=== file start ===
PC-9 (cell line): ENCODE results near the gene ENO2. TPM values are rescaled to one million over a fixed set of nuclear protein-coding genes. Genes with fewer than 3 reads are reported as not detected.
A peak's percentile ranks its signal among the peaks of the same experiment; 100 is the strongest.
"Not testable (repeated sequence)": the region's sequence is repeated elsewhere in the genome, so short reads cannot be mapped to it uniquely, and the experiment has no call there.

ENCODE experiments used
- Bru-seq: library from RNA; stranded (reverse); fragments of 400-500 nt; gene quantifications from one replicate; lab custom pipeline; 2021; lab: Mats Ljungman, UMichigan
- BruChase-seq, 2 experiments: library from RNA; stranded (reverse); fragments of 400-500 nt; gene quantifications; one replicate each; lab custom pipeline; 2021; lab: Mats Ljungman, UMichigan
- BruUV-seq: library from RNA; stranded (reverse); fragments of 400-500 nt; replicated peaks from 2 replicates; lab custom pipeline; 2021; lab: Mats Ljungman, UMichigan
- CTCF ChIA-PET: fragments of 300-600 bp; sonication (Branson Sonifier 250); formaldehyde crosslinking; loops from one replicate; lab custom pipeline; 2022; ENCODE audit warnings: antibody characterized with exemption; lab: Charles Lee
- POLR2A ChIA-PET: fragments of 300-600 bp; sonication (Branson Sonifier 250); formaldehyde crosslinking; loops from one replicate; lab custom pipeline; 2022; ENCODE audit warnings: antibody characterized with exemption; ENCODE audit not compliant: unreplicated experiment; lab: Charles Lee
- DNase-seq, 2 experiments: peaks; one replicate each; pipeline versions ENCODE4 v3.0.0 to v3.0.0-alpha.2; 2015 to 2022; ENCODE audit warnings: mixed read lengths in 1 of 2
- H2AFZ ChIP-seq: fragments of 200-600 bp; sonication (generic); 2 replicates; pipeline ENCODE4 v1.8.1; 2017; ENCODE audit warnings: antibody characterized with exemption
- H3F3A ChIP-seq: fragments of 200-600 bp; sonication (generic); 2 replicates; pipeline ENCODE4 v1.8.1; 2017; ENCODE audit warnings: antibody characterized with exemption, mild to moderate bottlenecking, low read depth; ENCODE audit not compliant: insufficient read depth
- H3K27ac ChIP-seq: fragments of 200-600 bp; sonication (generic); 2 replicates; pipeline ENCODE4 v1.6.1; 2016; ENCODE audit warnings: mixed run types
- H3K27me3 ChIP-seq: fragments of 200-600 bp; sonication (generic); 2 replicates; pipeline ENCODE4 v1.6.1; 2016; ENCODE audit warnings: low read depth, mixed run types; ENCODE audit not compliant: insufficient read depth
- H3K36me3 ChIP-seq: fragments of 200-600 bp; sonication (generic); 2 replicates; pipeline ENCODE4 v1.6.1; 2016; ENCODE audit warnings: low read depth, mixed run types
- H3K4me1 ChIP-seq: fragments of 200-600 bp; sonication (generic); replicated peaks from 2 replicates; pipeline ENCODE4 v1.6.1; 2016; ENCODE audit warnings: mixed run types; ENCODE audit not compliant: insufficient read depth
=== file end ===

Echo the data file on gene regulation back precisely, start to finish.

PC-9 (cell line): ENCODE results near the gene ENO2. TPM values are rescaled to one million over a fixed set of nuclear protein-coding genes. Genes with fewer than 3 reads are reported as not detected.
A peak's percentile ranks its signal among the peaks of the same experiment; 100 is the strongest.
"Not testable (repeated sequence)": the region's sequence is repeated elsewhere in the genome, so short reads cannot be mapped to it uniquely, and the experiment has no call there.

ENCODE experiments used
- Bru-seq: library from RNA; stranded (reverse); fragments of 400-500 nt; gene quantifications from one replicate; lab custom pipeline; 2021; lab: Mats Ljungman, UMichigan
- BruChase-seq, 2 experiments: library from RNA; stranded (reverse); fragments of 400-500 nt; gene quantifications; one replicate each; lab custom pipeline; 2021; lab: Mats Ljungman, UMichigan
- BruUV-seq: library from RNA; stranded (reverse); fragments of 400-500 nt; replicated peaks from 2 replicates; lab custom pipeline; 2021; lab: Mats Ljungman, UMichigan
- CTCF ChIA-PET: fragments of 300-600 bp; sonication (Branson Sonifier 250); formaldehyde crosslinking; loops from one replicate; lab custom pipeline; 2022; ENCODE audit warnings: antibody characterized with exemption; lab: Charles Lee
- POLR2A ChIA-PET: fragments of 300-600 bp; sonication (Branson Sonifier 250); formaldehyde crosslinking; loops from one replicate; lab custom pipeline; 2022; ENCODE audit warnings: antibody characterized with exemption; ENCODE audit not compliant: unreplicated experiment; lab: Charles Lee
- DNase-seq, 2 experiments: peaks; one replicate each; pipeline versions ENCODE4 v3.0.0 to v3.0.0-alpha.2; 2015 to 2022; ENCODE audit warnings: mixed read lengths in 1 of 2
- H2AFZ ChIP-seq: fragments of 200-600 bp; sonication (generic); 2 replicates; pipeline ENCODE4 v1.8.1; 2017; ENCODE audit warnings: antibody characterized with exemption
- H3F3A ChIP-seq: fragments of 200-600 bp; sonication (generic); 2 replicates; pipeline ENCODE4 v1.8.1; 2017; ENCODE audit warnings: antibody characterized with exemption, mild to moderate bottlenecking, low read depth; ENCODE audit not compliant: insufficient read depth
- H3K27ac ChIP-seq: fragments of 200-600 bp; sonication (generic); 2 replicates; pipeline ENCODE4 v1.6.1; 2016; ENCODE audit warnings: mixed run types
- H3K27me3 ChIP-seq: fragments of 200-600 bp; sonication (generic); 2 replicates; pipeline ENCODE4 v1.6.1; 2016; ENCODE audit warnings: low read depth, mixed run types; ENCODE audit not compliant: insufficient read depth
- H3K36me3 ChIP-seq: fragments of 200-600 bp; sonication (generic); 2 replicates; pipeline ENCODE4 v1.6.1; 2016; ENCODE audit warnings: low read depth, mixed run types
- H3K4me1 ChIP-seq: fragments of 200-600 bp; sonication (generic); replicated peaks from 2 replicates; pipeline ENCODE4 v1.6.1; 2016; ENCODE audit warnings: mixed run types; ENCODE audit not compliant: insufficient read depth